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Bed Bugs

Information on Bed Bugs

Bed Bugs used to be a common problem in the home before 1950 but with the aggressive use of DDT, they were all but eradicated in developed countries. DDT was banned because it was found to be toxic to the environment. Bed Bugs have recently made headlines with infestations in hotels, motels, family homes, institutions, schools and hospitals. Entomologists and pest control specialists state a few factors that may be leading to their resurgence. These factors are an increase of travel both national and international, decrease in pesticide use and a resistance to pesticides by the bugs. The Environmental Protection Agency (EPA), Center for Disease Control (CDC), and the United States Department of Agriculture (USDA) all consider Bed Bugs a public health pest. However, unlike most other public health pests, Bed Bugs are not known to spread disease.

What are Bed Bugs?

Bed Bugs are small, flat, oval-shaped, non-flying insects that feed on human or animal blood. Adults are reddish-brown in color and about the size of an apple seed. Bed Bugs may be mistaken for ticks or small cockroaches.

The Life Cycle of Bed Bugs:

The Life Cycle of Bed Bugs

An adult female bed bug can lay about five eggs a day, and more than 200 in a lifetime. Eggs are white and about 1mm long. The eggs hatch in about 4-12 days into the first of five stages before reaching an adult. Each stage requires a blood meal to molt into the next stage. Adults live 6-12 months and can survive for months without feeding.

Where are Bed Bugs found?

Bed Bugs can live in any area of the home but prefer areas around where people sleep. They are excellent hiders and live in any cracks or crevices of mattresses, box springs, bed frames and headboards. They can also reside in picture frames, electrical outlets and switch plates, loose wallpaper or baseboards and other pieces of furniture in the house.

Areas where Bed Bugs like to hide are shown in the image below:

Bed Bug Hiding Locations

How are Bed Bugs Spread?

Bed Bugs don't usually stay on their host after they feed. They usually hide in luggage, furniture, clothes, etc and are transported by people on their items as they travel. They also spread by crawling from one dwelling to another in hotels, apartments, dorms, etc.

What are the Signs of Bed Bugs?

Bed Bugs prefer to move at night and are great at hiding in tight spaces. They tend to crawl out at night when the home is occupied to feed while you are sleeping. The easiest way to identify a bed bug presence is to look for the following signs:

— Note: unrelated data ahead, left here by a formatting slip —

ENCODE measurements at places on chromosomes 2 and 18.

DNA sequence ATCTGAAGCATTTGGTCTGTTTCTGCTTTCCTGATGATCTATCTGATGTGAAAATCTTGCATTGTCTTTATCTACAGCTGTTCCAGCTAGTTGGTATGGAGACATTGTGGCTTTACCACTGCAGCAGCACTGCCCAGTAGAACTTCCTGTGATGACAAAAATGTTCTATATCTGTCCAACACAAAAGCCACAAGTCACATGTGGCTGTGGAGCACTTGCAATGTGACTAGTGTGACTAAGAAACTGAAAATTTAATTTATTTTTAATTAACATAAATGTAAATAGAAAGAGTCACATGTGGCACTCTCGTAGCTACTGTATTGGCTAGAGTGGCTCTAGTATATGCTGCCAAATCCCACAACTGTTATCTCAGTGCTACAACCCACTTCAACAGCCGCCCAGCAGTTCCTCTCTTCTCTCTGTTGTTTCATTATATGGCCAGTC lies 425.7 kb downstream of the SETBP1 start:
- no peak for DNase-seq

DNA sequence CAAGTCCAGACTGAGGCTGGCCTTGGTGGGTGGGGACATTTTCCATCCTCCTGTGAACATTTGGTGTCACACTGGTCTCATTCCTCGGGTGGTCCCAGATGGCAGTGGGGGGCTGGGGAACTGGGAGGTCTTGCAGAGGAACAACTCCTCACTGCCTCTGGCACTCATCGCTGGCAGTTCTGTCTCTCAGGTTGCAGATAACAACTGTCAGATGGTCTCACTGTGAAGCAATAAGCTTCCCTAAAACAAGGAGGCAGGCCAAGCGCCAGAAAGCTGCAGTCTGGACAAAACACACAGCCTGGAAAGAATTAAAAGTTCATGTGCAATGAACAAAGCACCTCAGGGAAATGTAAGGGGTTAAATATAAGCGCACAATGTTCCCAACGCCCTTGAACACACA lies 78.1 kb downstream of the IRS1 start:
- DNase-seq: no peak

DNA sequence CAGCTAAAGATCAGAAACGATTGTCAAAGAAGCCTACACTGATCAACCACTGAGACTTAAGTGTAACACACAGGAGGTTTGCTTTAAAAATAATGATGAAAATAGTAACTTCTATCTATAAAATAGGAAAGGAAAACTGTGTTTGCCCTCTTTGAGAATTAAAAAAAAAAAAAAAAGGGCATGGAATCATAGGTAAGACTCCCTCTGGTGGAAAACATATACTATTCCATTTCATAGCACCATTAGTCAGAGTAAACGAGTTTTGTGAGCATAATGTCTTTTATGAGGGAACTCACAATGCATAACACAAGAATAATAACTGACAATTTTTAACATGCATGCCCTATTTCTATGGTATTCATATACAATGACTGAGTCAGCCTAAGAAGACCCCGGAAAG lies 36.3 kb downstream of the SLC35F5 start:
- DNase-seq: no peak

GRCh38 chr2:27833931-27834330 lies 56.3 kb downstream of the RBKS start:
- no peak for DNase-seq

• live bugs in the seams of mattress or box spring
  • exoskeletons from molting
  • rust-colored spots on sheets, mattresses and adjoining areas around the bed. These spots are excreted by the bugs after a meal.
  • a sweet, musty odor

The two images below show live Bed Bugs in a mattress seam, and excrement spots on the mattress seams.

Bed Bugs in a Mattress Seam
Bugs in Mattress Seam

Bed Bug Excrement on Side of Mattress
Excrement Spots on the Mattress Seam

Excrement Spots on Wall Behind an Electrical Outlet Faceplate
Excrement spots on wall behind an electrical outlet faceplate

What are the Signs and Symptoms of Bed Bug Bites?

Bites from a bed bug affect people differently and can be hard to distinguish from other insect bites. Some bites appear as small bite marks similar to a mosquito or flea, some people do not show any signs and others may have blisters. As they bite, they inject an anesthetic and an anticoagulant that may help prevent a person from feeling the bites. In general the bites are usually:

  • Red, often with a red spot in the middle
  • Itchy
  • Arranged in a row or in a cluster
  • Located on face, neck, arms or hands (exposed skin at night)

The two photos below show examples of bite marks:

Bite Mark

Second Bites

Some people have no reaction at all to the bites, while others can have an allergic reaction including blisters or hives. If the bite marks are scratched, the areas can become infected. The CDC states that typically no treatment is needed for the bites but a steroid cream or an antihistamine can be used. If blisters are seen or infection is suspected then it is best to contact a medical professional.

How do I treat and remove Bed Bugs from my home?

Getting rid of Bed Bugs is not an easy process. Treatment can require a multi-targeted approach to eliminate all life stages of the bed bug, with eggs being the most challenging to kill. For severe infestations, it is strongly recommended to contact a professional pest control company with experience in Bed Bugs elimination. When treating a room or area of the house, keep people and pets out of the area until complete.

General Recommendations

  • Clean:

    Reduce clutter and eliminate their habitats. A good cleaning is the first step in eliminating the bugs. Discard all excess magazines, papers, newspapers, etc. that might be hiding places for the bugs. In some cases, heavily infested items will need to be disposed of.

  • Remove and wash all linens: